I love to-do lists. I don’t scratch them out on sticky notes and throw them away at the end of the day. Instead I keep a spiral notebook and write down every detail, checking things off when they are complete. It’s a nice way to keep a record of where you’ve been. And you can also go back and refer to notes if you have questions in the weeks and months ahead.
And while I’m a firm believer in creating written to-do lists, I also have started keeping a not-to-do list.
I heard about this concept a while back, and have really come to appreciate what it does for your productivity. The idea is to eliminate the activities that are costing you a ton of time during your workday, yet really aren’t providing you with any reward. Yep, they’re basically the time wasters.
The easiest way to find your time wasters is to sit down with your monthly to-do lists, your monthly calendars, and any other tools you use to track your time during work hours. Where did the biggest chunks of time go? Were they productive?
While every business owner is going to have their own areas of concern, there are several areas that seem to affect small businesses in general. Take a look at this list and see if you can see yourself in any of them. I’ve set them up to be in not-to-do list form.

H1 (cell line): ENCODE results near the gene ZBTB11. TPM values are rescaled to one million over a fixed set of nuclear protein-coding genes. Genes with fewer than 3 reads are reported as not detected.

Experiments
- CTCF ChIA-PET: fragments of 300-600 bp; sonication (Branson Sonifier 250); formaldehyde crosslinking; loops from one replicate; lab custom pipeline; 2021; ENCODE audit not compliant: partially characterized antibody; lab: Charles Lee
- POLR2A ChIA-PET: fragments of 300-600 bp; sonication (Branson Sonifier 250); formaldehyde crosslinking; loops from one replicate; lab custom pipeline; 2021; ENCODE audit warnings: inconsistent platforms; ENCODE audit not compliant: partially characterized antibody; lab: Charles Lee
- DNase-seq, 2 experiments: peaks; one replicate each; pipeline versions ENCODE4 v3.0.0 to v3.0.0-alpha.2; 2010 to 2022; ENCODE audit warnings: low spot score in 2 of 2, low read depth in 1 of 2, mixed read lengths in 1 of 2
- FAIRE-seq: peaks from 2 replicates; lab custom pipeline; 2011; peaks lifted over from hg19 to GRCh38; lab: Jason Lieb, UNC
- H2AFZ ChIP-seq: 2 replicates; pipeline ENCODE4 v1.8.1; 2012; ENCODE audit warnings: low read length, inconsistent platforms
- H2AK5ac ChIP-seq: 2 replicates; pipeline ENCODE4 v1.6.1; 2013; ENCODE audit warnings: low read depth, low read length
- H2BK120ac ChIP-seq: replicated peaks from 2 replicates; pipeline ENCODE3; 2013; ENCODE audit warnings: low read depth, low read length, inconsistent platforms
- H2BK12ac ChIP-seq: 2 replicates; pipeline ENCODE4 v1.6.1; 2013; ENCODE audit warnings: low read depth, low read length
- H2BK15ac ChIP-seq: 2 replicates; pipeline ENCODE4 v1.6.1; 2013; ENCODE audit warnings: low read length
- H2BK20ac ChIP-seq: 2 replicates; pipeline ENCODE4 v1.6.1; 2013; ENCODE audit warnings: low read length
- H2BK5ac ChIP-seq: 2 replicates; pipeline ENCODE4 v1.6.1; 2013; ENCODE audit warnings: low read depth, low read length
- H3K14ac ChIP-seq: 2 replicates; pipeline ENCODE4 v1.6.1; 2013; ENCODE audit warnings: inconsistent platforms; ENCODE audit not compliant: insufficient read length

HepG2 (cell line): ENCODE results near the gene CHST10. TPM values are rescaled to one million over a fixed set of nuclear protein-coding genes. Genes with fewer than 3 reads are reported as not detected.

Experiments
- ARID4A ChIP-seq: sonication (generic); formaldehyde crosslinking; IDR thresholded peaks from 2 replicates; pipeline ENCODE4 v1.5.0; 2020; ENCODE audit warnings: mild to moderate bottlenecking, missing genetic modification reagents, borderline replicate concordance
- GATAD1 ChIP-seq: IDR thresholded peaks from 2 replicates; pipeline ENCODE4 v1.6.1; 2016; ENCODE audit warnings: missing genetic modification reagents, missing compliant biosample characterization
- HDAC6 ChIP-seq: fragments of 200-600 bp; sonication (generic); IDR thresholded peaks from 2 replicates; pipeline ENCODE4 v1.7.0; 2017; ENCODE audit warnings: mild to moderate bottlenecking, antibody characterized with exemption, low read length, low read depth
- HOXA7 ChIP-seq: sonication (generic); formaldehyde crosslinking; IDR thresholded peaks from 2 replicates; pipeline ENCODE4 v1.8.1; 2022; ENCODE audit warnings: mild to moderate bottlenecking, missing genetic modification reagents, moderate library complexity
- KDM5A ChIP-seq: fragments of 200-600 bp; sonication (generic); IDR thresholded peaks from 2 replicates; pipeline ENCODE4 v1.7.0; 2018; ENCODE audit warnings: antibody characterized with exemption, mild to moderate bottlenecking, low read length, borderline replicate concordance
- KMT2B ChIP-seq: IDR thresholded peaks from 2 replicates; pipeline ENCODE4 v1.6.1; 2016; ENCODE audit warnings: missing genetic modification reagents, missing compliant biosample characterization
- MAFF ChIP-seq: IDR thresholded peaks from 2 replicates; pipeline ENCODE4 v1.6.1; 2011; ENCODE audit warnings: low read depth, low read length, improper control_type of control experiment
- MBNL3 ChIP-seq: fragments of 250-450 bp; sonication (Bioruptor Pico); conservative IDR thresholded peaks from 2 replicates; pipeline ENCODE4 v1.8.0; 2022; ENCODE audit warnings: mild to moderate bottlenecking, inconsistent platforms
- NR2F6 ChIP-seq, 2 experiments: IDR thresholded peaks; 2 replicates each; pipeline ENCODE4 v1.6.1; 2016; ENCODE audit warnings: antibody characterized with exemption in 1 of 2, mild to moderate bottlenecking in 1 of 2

1. Do not answer unexpected phone calls.
The world runs by caller id. When the phone rings, if it doesn’t ring with its own unique ringtone, you glance down to see who it is. Then its decision time.
If it’s during normal work hours and it may be a potential customer, answer it. But if you’re in the middle of a project, talking with a client/friend/co-worker, or its after hours, let it go to voice mail. Have a great message that will provide the caller with the appropriate information. And consider getting a better phone system that can allow you to do different things with the message, such as send you a copy to your email so you can read it at your convenience.
2. Do not leave your email program open and check it all day long.
One of the biggest distractions outside of the phone is your email. That little “ding” when an incoming message appears can throw you completely off track and quickly scrambles your priorities. Every email has the potential to delay what you are currently working on by minutes, hours or even sometimes days. Instead, set up two or three times per day to check in and see what needs your attention. I usually spend my first hour or so working on my own project and check email when I’ve accomplished my first set of to-do’s. Then I check in when I’m back from lunch, and again before I shut down for the day. If I’m expecting something important I may check in more frequently. Otherwise three times per day is more than enough. Just because you have access to it with your phone, iPad or other portable device doesn’t mean you have to do it. [Read more...]